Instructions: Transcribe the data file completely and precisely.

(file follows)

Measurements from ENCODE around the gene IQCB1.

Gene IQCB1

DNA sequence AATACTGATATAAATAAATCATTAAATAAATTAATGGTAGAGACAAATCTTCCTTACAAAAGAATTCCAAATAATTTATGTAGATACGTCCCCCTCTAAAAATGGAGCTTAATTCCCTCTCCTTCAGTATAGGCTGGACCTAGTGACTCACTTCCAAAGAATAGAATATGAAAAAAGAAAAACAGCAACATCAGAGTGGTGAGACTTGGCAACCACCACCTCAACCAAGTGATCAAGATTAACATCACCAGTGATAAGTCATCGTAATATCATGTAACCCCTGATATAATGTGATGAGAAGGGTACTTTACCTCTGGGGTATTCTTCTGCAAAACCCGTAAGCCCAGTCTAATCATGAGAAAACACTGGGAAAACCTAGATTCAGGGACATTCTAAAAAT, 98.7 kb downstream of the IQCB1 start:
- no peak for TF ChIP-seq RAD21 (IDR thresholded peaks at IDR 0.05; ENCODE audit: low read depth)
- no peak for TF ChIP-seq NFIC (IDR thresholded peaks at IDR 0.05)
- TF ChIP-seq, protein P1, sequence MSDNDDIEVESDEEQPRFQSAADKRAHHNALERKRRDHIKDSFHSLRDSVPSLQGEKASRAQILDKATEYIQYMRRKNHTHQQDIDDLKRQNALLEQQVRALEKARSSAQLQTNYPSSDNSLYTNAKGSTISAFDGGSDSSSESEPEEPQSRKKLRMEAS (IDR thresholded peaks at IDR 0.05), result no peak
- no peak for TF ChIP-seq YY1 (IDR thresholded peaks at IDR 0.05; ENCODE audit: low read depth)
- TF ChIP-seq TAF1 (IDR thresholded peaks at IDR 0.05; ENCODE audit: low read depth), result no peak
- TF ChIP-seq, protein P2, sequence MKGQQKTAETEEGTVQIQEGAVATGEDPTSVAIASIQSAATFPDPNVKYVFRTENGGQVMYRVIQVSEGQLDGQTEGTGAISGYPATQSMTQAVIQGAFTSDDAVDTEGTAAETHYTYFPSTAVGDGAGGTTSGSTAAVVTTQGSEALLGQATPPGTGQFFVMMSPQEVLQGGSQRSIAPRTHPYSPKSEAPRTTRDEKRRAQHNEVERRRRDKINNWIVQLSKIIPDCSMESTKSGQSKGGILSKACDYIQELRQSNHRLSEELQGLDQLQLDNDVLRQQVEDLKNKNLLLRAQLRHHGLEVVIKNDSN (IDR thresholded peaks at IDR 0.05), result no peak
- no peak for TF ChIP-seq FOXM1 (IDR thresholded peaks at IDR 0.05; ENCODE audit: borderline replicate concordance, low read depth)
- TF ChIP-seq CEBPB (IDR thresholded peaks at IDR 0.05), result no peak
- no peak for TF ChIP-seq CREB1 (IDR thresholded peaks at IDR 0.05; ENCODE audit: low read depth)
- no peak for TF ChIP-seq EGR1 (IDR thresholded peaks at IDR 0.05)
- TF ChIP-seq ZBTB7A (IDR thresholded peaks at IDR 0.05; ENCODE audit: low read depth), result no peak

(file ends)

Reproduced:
Measurements from ENCODE around the gene IQCB1.

Gene IQCB1

DNA sequence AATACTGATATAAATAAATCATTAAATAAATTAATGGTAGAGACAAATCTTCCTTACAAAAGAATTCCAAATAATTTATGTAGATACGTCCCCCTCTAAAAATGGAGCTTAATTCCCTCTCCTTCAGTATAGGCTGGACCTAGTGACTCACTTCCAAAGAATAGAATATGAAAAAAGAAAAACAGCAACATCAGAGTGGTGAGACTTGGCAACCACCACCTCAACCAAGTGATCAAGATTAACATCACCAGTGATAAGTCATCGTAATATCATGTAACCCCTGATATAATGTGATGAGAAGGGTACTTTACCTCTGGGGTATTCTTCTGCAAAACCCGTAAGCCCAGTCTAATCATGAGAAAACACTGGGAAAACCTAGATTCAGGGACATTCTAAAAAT, 98.7 kb downstream of the IQCB1 start:
- no peak for TF ChIP-seq RAD21 (IDR thresholded peaks at IDR 0.05; ENCODE audit: low read depth)
- no peak for TF ChIP-seq NFIC (IDR thresholded peaks at IDR 0.05)
- TF ChIP-seq, protein P1, sequence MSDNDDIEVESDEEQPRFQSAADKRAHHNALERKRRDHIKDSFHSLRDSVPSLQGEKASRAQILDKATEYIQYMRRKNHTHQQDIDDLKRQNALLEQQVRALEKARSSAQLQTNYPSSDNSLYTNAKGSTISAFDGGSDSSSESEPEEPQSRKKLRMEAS (IDR thresholded peaks at IDR 0.05), result no peak
- no peak for TF ChIP-seq YY1 (IDR thresholded peaks at IDR 0.05; ENCODE audit: low read depth)
- TF ChIP-seq TAF1 (IDR thresholded peaks at IDR 0.05; ENCODE audit: low read depth), result no peak
- TF ChIP-seq, protein P2, sequence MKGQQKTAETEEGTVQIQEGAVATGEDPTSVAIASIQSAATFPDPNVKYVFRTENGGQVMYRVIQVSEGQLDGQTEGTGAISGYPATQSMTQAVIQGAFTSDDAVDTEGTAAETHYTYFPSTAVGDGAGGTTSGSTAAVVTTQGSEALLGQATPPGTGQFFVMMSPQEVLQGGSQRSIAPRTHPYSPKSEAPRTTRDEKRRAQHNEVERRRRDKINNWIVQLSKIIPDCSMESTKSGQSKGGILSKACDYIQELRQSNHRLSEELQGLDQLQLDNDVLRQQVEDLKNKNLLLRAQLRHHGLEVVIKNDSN (IDR thresholded peaks at IDR 0.05), result no peak
- no peak for TF ChIP-seq FOXM1 (IDR thresholded peaks at IDR 0.05; ENCODE audit: borderline replicate concordance, low read depth)
- TF ChIP-seq CEBPB (IDR thresholded peaks at IDR 0.05), result no peak
- no peak for TF ChIP-seq CREB1 (IDR thresholded peaks at IDR 0.05; ENCODE audit: low read depth)
- no peak for TF ChIP-seq EGR1 (IDR thresholded peaks at IDR 0.05)
- TF ChIP-seq ZBTB7A (IDR thresholded peaks at IDR 0.05; ENCODE audit: low read depth), result no peak